Thursday, August 11, 2016

Some literary rabbit-holes are bottomless, it seems

Above: Allen Ginsberg's copy of The Waste-Land

The recent fuss between the Trumps and the media and the Trumps and the Obamas, over who used what phrase first, echoes a literary debate that goes back to at least T.S. Eliot. He began annotating his own work after he was accused of plagiarism in The Waste-Land (1922), and a century later, his work may be sinking under the weight of other scholars' use of computers to grind him up like so much big data:
To begin at the very beginning: is there a meaningful relationship between ‘Let us go then …’ (the opening words of ‘The Love Song of J. Alfred Prufrock’), and the phrase ‘Let us go now …’ which occurs in Chapter 40 of Daniel Deronda (with ‘street’ and ‘sky’ later in the paragraph); between ‘When the evening is spread out against the sky’ (line 2 of ‘Prufrock’) and Thomas Hardy’s ‘forms there flung/Against the sky’ (‘The Abbey Mason’); between ‘certain half-deserted streets’ (line 4 of ‘Prufrock’) and ‘he sought out a certain street and number’ in Chapter 20 of Little Dorrit; or, moving beyond literature, between that phrase and the recording of a payment made to ‘R.D. Bennett, for sprinkling a certain street’ in the aforementioned Acts and Resolutions of the 29th General Assembly of Iowa; between Prufrock’s ‘overwhelming question’ (line 10) and the observation in Chapter 23 of James Fenimore Cooper’s The Pioneers that ‘The whole company were a good deal astounded with this overwhelming question’? 
Certainly Eliot’s mind was a vast, labyrinthine echo chamber, and perhaps more than any other canonical poet of the English language, with the possible exception of his great antagonist John Milton, he was conscious of the previous uses by other writers of the words he deployed in his poems. But what exactly is the difference, one can’t help wondering while reading such notes, between an interesting allusion or echo and a mere verbal coincidence? And where should limits be set for the recording of these echoes or coincidences in the age of the internet, when it’s possible to pursue any phrase ad infinitum? Should notes in a scholarly edition aspire to the condition of an entry in the OED? Anyone with an interest in Eliot will be grateful for, and marvel at, the truly extraordinary knowledge of all things Eliotic that underpins these volumes, but – to get my quibble out of the way early, so that I can praise the numerous virtues of this edition with a clear conscience – it is not always easy to discern the value of the links the editors posit between Eliot’s words and the analogous phrases, drawn from a bewildering array of writers, presented for comparison in the commentary.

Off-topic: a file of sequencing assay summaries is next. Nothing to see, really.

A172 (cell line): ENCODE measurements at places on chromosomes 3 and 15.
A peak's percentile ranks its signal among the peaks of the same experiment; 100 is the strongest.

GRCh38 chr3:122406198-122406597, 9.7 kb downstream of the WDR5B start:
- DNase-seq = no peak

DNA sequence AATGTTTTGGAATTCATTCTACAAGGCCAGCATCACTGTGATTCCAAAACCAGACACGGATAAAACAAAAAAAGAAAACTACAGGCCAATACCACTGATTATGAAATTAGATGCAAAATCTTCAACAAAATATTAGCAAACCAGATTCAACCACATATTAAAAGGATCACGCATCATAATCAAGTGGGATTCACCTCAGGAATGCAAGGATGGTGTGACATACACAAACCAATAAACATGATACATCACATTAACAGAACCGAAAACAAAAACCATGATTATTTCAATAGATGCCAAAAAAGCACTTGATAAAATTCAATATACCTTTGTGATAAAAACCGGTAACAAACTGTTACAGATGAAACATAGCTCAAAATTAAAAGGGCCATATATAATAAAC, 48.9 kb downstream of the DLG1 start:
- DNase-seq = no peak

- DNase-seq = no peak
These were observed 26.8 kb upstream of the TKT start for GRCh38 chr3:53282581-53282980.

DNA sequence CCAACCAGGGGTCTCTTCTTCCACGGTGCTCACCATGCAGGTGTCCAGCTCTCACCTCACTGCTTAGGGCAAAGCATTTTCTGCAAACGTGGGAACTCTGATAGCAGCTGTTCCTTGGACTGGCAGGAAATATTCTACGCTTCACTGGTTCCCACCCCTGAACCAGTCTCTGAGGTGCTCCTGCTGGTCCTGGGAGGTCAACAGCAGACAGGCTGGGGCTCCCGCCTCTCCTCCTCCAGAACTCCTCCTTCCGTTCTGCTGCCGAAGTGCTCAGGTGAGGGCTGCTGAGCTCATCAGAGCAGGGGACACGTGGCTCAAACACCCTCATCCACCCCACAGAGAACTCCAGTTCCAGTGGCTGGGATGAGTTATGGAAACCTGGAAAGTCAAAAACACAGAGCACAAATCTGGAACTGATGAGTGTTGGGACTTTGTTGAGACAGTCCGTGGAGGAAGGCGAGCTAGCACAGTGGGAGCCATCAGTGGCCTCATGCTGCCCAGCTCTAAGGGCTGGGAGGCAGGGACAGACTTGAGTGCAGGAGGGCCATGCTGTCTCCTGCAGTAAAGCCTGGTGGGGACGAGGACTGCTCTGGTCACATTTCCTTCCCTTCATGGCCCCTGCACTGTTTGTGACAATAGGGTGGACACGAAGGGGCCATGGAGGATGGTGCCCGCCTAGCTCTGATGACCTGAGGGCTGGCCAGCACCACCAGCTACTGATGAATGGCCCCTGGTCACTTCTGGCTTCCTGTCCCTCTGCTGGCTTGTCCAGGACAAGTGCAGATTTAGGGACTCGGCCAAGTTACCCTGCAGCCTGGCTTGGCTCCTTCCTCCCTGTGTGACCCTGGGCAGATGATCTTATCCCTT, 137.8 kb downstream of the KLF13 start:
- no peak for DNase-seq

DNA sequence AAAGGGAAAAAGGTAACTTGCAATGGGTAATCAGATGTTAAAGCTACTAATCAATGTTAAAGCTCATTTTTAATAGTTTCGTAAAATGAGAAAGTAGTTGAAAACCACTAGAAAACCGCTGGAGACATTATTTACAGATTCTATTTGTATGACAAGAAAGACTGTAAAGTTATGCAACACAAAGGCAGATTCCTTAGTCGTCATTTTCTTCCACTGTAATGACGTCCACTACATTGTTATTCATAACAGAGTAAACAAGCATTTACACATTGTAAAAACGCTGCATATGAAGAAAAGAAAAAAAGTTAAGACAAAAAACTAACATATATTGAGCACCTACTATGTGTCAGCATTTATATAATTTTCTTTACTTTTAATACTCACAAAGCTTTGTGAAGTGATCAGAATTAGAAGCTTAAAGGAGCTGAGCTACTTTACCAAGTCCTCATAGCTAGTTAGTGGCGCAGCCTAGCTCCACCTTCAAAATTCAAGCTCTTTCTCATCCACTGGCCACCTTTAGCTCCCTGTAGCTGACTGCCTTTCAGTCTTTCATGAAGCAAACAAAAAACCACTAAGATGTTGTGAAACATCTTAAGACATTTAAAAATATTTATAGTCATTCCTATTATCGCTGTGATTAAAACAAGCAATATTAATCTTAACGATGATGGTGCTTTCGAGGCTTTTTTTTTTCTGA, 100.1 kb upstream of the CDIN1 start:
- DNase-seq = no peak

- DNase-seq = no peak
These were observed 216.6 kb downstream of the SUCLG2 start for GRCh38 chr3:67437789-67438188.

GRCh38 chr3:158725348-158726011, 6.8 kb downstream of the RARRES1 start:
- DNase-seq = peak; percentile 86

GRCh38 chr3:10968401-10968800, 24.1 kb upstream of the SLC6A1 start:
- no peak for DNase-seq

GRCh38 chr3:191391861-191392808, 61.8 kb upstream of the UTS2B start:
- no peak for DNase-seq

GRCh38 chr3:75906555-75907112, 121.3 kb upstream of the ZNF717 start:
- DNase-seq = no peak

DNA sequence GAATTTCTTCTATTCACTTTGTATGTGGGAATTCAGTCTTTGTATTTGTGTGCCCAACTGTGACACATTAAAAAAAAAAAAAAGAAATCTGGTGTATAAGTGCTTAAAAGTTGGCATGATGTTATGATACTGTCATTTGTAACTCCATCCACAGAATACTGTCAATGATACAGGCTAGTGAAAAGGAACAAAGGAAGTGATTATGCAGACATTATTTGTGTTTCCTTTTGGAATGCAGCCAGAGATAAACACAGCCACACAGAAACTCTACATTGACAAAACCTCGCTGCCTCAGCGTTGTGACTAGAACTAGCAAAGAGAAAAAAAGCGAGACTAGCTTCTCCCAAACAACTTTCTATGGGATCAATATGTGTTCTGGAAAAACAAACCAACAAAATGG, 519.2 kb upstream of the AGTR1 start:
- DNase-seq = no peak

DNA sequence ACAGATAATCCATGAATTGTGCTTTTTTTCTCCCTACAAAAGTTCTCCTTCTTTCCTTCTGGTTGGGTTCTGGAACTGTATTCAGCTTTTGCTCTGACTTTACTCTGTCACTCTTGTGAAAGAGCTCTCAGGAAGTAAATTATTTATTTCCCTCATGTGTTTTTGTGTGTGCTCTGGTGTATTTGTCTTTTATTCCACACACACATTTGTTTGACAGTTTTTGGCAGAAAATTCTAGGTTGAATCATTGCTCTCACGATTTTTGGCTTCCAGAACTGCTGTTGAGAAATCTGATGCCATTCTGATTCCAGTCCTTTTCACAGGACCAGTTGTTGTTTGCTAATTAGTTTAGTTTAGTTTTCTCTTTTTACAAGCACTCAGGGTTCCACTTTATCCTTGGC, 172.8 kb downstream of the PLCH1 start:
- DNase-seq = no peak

Those first ten lines of ‘Prufrock’, for instance, elicit, as well as the citations I’ve already mentioned, quotations from Jules Laforgue, W.E. Henley, Théophile Gautier, Russell S. Fowler (author of The Operating Room and the Patient, a 1906 book which includes a reference to ‘anaesthetic tables’), William James, James Thomson, William Acton, Charles-Louis Philippe, W.R. Burnett (a crime novelist in whose High Sierra – published in 1940 – the phrase ‘She was … a one-night-stand type’ occurs), Edward Winslow Martin (author of The Secrets of the Great City, 1868, which mentions ‘cheap hotels’), the London Baedeker, Cooper’s The Prairie and Hamlet’s ‘overwhelming question’ – ‘“To be, or not to be, that is the question.” Perhaps also OED 6: “to pop the question (slang or colloq.), to propose marriage” (1725)’. In addition, the notes on these ten lines draw our attention to eight other Eliot poems, as well as including quotations from The Cocktail Party and a number of his essays and letters. It’s worth remarking at the very least that the parameters established for this edition constitute a new frontier in the use of notes to record verbal echoes and overlaps, as well as to include tangential facts. The quote from The Prairie, for instance, is adduced because Eliot always sounds the final ‘t’ in ‘restaurants’ in his various recorded readings of ‘Prufrock’; ‘OED,’ the editors add, ‘gives a pronunciation in which it is not sounded, and the spelling of its first citation, from Fenimore Cooper, 1827, points to the French derivation: “At the most renowned of the Parisian restaurans”.’ This is a good instance of the sort of knowledge you will pick up from Ricks and McCue’s commentary as an unexpected bonus. It illustrates their generous wish to impart as much information as possible, and while their method throws up all manner of fascinating trouvailles, surely even the most devoted Eliot scholars will occasionally find themselves scratching their heads when ordinary words such as ‘toast’ (‘the taking of a toast and tea’) are glossed by an OED definition – ‘Bread so browned by fire, electric heat etc.’ The editors’ kitchen-sink approach to annotation makes even Longman editions, such as Ricks’s own wonderful three-volume edition of Tennyson – who published an awful lot more poetry than Eliot – seem modest by comparison...
The Poems of T.S. Eliot: Volume I: Collected & Uncollected Poems edited by Christopher Ricks and Jim McCue, Faber, 1311 pp, £40.00, November 2015, ISBN 978 0 571 23870 5

The Poems of T.S. Eliot: Volume II: Practical Cats & Further Verses edited by Christopher Ricks and Jim McCue
Faber, 667 pp, £40.00, November 2015, ISBN 978 0 571 23371 7

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